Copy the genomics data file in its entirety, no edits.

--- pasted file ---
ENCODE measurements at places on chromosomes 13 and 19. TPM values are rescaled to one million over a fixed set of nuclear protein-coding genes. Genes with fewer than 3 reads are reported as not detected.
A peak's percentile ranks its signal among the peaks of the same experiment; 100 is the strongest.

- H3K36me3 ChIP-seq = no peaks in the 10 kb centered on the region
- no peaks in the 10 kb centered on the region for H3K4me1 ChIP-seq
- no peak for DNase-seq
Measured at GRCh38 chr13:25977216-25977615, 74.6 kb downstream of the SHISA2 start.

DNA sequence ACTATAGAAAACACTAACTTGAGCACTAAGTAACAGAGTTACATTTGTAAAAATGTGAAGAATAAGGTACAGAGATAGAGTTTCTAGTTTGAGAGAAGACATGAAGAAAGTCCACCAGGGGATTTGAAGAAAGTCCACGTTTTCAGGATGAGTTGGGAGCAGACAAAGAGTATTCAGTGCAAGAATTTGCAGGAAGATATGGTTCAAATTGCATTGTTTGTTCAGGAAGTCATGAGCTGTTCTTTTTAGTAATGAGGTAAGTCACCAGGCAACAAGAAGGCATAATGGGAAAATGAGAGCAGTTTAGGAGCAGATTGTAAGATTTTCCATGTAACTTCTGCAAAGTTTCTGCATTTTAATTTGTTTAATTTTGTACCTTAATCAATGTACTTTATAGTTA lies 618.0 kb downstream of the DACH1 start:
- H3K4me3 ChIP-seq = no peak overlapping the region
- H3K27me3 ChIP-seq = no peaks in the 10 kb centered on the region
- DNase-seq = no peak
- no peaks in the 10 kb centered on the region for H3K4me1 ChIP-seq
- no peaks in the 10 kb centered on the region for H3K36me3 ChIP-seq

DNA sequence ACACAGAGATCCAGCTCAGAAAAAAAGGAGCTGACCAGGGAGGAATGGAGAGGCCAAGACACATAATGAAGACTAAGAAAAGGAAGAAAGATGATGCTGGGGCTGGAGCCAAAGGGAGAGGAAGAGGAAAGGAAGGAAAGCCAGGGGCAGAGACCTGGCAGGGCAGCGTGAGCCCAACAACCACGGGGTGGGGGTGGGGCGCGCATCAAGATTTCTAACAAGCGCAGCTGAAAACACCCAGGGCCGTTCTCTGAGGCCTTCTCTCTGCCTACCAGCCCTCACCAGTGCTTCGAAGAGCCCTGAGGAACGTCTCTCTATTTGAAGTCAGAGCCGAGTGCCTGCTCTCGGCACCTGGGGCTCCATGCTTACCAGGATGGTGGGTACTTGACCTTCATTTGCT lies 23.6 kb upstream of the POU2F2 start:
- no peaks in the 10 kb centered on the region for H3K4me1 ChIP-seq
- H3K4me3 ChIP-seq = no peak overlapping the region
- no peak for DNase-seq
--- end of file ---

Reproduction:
ENCODE measurements at places on chromosomes 13 and 19. TPM values are rescaled to one million over a fixed set of nuclear protein-coding genes. Genes with fewer than 3 reads are reported as not detected.
A peak's percentile ranks its signal among the peaks of the same experiment; 100 is the strongest.

- H3K36me3 ChIP-seq = no peaks in the 10 kb centered on the region
- no peaks in the 10 kb centered on the region for H3K4me1 ChIP-seq
- no peak for DNase-seq
Measured at GRCh38 chr13:25977216-25977615, 74.6 kb downstream of the SHISA2 start.

DNA sequence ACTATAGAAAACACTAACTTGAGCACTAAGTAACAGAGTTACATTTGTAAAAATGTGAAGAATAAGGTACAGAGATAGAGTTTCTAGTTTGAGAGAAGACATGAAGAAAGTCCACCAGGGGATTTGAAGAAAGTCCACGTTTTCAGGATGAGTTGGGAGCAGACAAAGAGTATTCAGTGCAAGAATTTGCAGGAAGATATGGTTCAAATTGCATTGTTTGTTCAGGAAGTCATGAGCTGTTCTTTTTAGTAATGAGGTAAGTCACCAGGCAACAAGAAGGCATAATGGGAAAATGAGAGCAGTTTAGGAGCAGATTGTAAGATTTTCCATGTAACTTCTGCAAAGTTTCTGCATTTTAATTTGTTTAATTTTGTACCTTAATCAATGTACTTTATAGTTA lies 618.0 kb downstream of the DACH1 start:
- H3K4me3 ChIP-seq = no peak overlapping the region
- H3K27me3 ChIP-seq = no peaks in the 10 kb centered on the region
- DNase-seq = no peak
- no peaks in the 10 kb centered on the region for H3K4me1 ChIP-seq
- no peaks in the 10 kb centered on the region for H3K36me3 ChIP-seq

DNA sequence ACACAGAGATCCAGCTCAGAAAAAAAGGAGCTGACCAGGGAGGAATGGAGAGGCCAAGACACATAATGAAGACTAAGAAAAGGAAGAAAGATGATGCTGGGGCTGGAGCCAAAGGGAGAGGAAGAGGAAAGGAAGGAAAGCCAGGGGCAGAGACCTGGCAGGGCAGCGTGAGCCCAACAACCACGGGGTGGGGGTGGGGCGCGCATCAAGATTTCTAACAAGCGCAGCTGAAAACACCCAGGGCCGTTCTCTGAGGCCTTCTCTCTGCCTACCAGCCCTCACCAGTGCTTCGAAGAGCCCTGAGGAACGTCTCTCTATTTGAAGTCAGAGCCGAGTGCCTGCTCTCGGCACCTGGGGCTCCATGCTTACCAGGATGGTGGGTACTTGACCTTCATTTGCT lies 23.6 kb upstream of the POU2F2 start:
- no peaks in the 10 kb centered on the region for H3K4me1 ChIP-seq
- H3K4me3 ChIP-seq = no peak overlapping the region
- no peak for DNase-seq